Tag Archives: GE

Updates from GE

From Light To Bright: San Diego Is Building The World’s Largest Municipal Internet Of Things
By Bruce Watson -San Diego’s newest streetlights might not look all that special — and that’s exactly the point. Designed to blend in with the rest of the city’s outdoor lighting, they’re easy to overlook. Under the surface, though, the LED fixtures are actually data-gathering machines. They will allow San Diego to build the largest municipal internet-of-things network in the world.

San Diego’s digital lighting revolution started as a modest solution to a common problem. “We were broke,” David Graham, San Diego’s deputy chief operating officer, told GE Reports in February. “In the early 2000s, we went through about a decade of fiscal crisis, and we were trying to find ways to be more efficient, save money and reduce energy usage.”

One idea to save money was to replace the yellow glow of the city’s old sodium vapor streetlamps with efficient new LED lights. In addition to providing cleaner, broader-spectrum light, the new fixtures used 60 percent less energy and slashed maintenance needs because of their longer life spans. The city replaced more than 35,000 lights, yielding an estimated $2.2 million in savings per year.

But the new fixtures also brought to light new problems. “We know when a traditional light bulb isn’t working, because it burns out,” says Austin Ashe, general manager of Current, powered by GE’s Intelligent Cities program. “But an LED doesn’t burn out. It just degrades over time.” more> https://goo.gl/6fdyFY

Updates from GE

By Amy Kover – Standing on a 10-foot-wide platform 365 feet above the rolling green hills of Tumbler Ridge, British Columbia, Kristen Hough looks tiny. The winds at this height are strong enough to spin a 500,000-pound wind turbine at 14 revolutions per minute. One strong gust could push a person over.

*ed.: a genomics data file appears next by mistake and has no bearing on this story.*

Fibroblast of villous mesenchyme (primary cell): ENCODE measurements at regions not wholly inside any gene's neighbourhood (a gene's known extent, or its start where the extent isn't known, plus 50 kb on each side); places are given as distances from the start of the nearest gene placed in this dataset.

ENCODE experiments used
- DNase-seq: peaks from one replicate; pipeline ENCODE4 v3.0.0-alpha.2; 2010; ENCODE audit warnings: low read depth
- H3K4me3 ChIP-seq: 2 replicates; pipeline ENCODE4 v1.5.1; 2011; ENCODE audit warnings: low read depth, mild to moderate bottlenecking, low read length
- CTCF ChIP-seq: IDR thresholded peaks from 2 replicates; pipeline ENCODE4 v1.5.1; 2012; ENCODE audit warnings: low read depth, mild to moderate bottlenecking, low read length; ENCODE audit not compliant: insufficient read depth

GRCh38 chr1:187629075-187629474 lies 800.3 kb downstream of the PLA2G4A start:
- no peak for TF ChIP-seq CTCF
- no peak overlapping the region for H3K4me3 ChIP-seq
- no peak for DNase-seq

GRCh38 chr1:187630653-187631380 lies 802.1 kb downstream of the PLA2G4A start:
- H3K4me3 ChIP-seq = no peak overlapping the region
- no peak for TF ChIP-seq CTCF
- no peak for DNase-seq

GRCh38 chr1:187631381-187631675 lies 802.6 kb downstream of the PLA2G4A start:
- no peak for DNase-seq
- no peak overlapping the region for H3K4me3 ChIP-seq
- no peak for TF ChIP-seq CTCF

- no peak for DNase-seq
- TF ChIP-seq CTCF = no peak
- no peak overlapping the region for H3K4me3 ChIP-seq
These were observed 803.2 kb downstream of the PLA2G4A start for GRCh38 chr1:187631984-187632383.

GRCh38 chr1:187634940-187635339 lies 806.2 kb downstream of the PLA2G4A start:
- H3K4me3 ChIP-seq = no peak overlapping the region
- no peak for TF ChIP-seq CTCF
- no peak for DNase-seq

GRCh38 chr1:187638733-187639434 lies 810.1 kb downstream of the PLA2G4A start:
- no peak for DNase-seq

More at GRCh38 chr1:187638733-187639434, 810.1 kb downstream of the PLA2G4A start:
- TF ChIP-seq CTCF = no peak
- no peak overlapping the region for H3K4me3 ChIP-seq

But Hough, 28, also looks unafraid. A wind technician, Hough is part of a team that is responsible for the electrical and mechanical upkeep of 61 turbines here that can produce 185 megawatts of energy — enough to power an entire city. She makes the climb to the top of a wind turbine at least once a day. At that height, Hough is in her element. “Even climbing the turbines [the first few times], it was so exciting that I knew it was what I was supposed to do,” she says.

Hough’s shift typically begins each morning at 7 a.m. when lead technician Mitch Burns assigns Hough and her five teammates to either handle routine maintenance — like tightening bolts and greasing gears — or troubleshoot problems. For instance, if the temperature in the gearbox appears a bit high, Hough needs to figure out why and fix it. Sometimes she can resolve the issue with a few taps on her laptop, but it -often requires hands-on attention instead. That’s when Hough gets out her safety gear and starts the long ascent to the top of the turbine. more> https://goo.gl/vWg2At

Updates from GE

The Aviator: How A Young Pilot Became A Top-Flight 3D-Printing Engineer

By Maggie Sieger – At 15, Josh Mook got a job refueling planes and handling bags at a small airport near his hometown of Louisville, Kentucky. He’d work eight hours a day after school, then blow his earnings every Saturday taking flying lessons. “I couldn’t even drive myself there,” Mook recalls. “But I was flying solo.”